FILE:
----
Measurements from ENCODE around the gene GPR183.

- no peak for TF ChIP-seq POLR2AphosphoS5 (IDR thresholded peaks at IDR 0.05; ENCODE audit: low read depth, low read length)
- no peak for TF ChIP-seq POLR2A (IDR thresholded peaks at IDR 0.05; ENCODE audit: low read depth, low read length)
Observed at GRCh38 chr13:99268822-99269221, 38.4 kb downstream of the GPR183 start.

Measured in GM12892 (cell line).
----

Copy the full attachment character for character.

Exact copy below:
Measurements from ENCODE around the gene GPR183.

- no peak for TF ChIP-seq POLR2AphosphoS5 (IDR thresholded peaks at IDR 0.05; ENCODE audit: low read depth, low read length)
- no peak for TF ChIP-seq POLR2A (IDR thresholded peaks at IDR 0.05; ENCODE audit: low read depth, low read length)
Observed at GRCh38 chr13:99268822-99269221, 38.4 kb downstream of the GPR183 start.

Measured in GM12892 (cell line).